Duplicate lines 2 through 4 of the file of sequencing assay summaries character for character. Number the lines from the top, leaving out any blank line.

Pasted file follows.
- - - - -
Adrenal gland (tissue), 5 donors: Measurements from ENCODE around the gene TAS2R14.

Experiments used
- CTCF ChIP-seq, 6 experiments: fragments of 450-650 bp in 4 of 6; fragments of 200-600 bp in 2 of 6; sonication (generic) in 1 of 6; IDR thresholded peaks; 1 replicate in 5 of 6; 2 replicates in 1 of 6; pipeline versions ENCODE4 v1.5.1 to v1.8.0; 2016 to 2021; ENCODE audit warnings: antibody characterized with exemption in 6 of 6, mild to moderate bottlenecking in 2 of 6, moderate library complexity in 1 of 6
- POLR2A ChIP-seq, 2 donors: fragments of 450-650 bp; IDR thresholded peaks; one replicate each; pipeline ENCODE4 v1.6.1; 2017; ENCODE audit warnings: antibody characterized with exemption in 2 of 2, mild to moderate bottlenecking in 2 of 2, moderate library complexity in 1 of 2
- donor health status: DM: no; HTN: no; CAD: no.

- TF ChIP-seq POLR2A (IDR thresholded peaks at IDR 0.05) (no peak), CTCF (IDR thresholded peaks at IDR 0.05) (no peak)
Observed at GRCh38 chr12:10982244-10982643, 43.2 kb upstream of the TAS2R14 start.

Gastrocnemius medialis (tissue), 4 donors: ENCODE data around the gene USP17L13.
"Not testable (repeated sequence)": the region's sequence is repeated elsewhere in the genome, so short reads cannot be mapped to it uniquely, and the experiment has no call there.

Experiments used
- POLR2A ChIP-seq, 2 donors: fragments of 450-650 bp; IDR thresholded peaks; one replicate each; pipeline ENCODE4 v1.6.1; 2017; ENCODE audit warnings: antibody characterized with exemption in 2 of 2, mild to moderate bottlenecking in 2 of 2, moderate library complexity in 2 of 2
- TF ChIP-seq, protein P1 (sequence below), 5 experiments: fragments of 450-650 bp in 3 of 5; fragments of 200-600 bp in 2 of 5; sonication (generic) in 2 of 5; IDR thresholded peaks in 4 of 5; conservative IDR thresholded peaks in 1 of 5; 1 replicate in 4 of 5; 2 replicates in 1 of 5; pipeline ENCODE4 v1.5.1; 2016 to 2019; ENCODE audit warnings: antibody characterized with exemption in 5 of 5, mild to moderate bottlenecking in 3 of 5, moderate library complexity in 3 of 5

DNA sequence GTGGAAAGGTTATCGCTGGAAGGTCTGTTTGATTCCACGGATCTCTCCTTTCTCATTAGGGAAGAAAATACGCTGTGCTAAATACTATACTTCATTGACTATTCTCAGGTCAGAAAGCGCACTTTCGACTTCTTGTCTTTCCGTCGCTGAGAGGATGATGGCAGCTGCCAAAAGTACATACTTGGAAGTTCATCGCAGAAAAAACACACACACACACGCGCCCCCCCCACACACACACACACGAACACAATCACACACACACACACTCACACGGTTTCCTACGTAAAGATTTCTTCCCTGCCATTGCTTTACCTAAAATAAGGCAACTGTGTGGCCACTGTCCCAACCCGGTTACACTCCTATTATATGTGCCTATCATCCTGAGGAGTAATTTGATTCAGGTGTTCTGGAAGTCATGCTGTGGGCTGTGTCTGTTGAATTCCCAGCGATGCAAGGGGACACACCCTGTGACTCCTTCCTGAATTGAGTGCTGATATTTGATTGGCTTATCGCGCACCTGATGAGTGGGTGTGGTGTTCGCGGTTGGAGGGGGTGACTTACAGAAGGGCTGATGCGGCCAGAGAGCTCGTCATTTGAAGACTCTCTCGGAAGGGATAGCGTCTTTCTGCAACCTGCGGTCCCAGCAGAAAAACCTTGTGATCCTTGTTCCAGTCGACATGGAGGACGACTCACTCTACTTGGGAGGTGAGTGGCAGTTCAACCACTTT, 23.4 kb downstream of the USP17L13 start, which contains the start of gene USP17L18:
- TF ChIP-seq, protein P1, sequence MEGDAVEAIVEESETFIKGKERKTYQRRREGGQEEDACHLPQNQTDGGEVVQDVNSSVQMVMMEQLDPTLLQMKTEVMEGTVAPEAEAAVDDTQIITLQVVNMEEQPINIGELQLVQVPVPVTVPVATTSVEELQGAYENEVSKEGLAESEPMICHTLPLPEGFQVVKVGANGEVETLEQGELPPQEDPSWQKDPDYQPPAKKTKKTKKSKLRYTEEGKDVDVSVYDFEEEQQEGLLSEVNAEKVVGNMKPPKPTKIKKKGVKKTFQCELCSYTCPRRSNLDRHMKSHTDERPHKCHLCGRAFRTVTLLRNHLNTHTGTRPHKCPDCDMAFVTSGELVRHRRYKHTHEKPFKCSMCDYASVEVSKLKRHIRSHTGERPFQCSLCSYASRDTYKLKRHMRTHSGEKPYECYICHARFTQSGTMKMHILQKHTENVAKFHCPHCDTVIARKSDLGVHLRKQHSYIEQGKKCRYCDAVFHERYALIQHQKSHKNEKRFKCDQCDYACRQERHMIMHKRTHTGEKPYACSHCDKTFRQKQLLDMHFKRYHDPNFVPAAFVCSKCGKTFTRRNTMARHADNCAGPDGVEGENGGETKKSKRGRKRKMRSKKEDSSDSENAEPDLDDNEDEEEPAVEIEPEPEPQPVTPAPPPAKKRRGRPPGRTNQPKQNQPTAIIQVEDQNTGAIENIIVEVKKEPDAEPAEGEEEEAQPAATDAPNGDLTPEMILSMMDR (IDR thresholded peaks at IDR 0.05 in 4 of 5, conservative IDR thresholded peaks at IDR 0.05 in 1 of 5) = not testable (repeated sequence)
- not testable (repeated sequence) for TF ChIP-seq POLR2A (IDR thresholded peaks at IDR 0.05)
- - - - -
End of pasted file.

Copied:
Experiments used
- CTCF ChIP-seq, 6 experiments: fragments of 450-650 bp in 4 of 6; fragments of 200-600 bp in 2 of 6; sonication (generic) in 1 of 6; IDR thresholded peaks; 1 replicate in 5 of 6; 2 replicates in 1 of 6; pipeline versions ENCODE4 v1.5.1 to v1.8.0; 2016 to 2021; ENCODE audit warnings: antibody characterized with exemption in 6 of 6, mild to moderate bottlenecking in 2 of 6, moderate library complexity in 1 of 6
- POLR2A ChIP-seq, 2 donors: fragments of 450-650 bp; IDR thresholded peaks; one replicate each; pipeline ENCODE4 v1.6.1; 2017; ENCODE audit warnings: antibody characterized with exemption in 2 of 2, mild to moderate bottlenecking in 2 of 2, moderate library complexity in 1 of 2